A Canadian provincial premier has caused uproar by suggesting that the legal drinking age should be reduced to help cut the number of students who leave to study elsewhere in the country.
Lorne Calvert, Saskatchewan premier, told a radio talk show that some students might be basing part of their decision to study in neighbouring Alberta and Manitoba on the legal drinking age there being 18, one year lower than Saskatchewan's.
The police and Students Against Drunk Driving were quick to denounce the premier's suggestion on grounds of public safety.
The government answered the criticism by saying that lowering the legal drinking age was something they were considering only as part of a strategy to address youth-related issues in the province and it would not be introduced without a close look at the possible impact.
But Rob Cunningham, the premier's director of communications, said segregating first-year students from second years in campus bars had had an effect on student life. "I would hate to portray it as the reason we have kids leaving but it does seem odd when everyone else can go to the pub but you," he said. "At 18 years old, you can't have a beer in a pub but you can fight in Afghanistan and vote provincially and federally."
Mr Cunningham said the premier was reflecting on something that had been said by many: that being able to drink on campus was one factor in choosing a university.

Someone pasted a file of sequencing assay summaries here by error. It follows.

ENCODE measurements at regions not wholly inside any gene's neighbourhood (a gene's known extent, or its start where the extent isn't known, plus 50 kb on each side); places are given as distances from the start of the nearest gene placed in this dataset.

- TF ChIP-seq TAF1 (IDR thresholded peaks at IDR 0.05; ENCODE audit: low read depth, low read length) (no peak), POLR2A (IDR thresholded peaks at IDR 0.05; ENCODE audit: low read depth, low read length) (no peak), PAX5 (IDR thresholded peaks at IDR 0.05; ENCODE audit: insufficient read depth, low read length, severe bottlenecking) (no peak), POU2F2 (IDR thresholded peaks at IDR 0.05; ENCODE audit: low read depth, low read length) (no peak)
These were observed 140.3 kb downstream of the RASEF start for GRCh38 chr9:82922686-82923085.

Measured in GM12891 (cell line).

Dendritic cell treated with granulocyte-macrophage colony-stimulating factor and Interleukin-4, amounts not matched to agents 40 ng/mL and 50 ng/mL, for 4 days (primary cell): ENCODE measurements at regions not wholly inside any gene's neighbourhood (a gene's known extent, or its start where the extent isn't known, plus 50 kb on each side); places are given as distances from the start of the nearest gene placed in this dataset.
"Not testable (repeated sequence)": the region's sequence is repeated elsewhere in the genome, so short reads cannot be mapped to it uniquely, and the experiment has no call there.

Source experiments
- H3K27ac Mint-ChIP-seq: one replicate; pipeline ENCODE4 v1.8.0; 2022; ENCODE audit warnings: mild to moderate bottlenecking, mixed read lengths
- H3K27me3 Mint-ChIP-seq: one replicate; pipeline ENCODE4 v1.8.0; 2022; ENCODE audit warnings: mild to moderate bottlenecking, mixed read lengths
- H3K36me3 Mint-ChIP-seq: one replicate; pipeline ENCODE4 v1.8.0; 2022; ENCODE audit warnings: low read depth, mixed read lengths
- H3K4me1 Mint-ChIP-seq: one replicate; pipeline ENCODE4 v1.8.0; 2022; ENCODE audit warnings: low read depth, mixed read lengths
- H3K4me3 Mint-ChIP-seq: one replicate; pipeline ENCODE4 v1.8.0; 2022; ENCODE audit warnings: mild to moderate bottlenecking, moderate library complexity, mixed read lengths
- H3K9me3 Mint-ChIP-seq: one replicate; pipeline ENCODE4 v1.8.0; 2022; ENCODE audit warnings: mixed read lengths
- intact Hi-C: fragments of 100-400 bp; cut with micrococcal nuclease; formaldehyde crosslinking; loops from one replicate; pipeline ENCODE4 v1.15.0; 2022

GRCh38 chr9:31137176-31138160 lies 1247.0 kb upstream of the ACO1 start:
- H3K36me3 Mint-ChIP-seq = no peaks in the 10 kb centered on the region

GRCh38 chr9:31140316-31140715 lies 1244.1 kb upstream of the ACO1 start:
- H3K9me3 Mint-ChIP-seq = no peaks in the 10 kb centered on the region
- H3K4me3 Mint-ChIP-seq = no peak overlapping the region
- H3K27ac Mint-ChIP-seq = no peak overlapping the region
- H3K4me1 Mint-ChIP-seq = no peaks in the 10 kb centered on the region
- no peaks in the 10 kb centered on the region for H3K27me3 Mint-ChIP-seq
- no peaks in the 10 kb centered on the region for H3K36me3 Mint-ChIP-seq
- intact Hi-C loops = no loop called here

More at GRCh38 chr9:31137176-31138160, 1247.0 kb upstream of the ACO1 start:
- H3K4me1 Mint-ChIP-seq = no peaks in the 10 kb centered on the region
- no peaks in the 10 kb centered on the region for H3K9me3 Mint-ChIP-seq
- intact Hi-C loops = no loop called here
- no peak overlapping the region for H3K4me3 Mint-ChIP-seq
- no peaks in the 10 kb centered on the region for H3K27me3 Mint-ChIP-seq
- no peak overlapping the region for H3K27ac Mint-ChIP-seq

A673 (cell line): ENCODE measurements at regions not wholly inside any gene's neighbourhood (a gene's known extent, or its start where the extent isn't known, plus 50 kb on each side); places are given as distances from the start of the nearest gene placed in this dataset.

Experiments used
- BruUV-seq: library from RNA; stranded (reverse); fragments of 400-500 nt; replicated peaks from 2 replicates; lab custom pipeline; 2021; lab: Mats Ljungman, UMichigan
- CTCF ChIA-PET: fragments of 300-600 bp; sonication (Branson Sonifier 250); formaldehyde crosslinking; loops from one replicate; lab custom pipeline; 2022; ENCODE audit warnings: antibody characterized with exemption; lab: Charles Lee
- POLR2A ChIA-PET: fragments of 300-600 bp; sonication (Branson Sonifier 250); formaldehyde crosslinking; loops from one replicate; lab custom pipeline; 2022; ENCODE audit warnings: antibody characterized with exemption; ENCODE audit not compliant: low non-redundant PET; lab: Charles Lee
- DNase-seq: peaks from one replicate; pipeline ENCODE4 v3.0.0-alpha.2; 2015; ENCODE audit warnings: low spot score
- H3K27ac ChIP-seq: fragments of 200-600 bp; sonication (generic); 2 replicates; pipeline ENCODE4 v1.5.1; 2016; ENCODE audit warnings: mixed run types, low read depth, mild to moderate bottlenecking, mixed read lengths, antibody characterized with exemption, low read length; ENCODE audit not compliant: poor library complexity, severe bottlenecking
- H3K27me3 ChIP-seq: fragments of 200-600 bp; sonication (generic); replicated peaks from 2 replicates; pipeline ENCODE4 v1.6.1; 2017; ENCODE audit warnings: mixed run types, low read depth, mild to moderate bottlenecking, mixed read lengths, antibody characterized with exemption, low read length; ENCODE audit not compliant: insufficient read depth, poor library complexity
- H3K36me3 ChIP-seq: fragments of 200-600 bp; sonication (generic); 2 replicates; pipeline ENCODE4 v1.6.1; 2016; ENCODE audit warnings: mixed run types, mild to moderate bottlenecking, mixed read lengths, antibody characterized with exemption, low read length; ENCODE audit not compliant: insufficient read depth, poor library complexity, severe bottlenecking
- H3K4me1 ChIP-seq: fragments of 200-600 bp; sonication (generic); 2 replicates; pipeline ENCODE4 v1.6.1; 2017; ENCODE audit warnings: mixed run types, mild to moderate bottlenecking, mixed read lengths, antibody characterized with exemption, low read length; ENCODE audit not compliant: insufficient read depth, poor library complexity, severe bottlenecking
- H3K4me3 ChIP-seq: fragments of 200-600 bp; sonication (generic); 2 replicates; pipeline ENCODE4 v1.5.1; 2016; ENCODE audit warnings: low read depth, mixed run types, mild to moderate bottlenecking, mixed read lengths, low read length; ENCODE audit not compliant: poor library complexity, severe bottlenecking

Doug Rain, director of student development and academic success at the University of Saskatchewan, challenged the suggestion that drinking age played any part in student decision-making. "Students are not saying, 'I like your institution but I can't drink here when I'm 18 so I won't come here to study'."
He said students were usually lost to other universities because they offered specific programmes not found at Saskatchewan. In a student satisfaction survey on the university's weekend life, the question closest to the issue of drinking was ranked 99th out of 108 in order of importance.
Some 75 per cent of Saskatchewan students make the university their only choice, and enrolment has been rising despite the drinking age.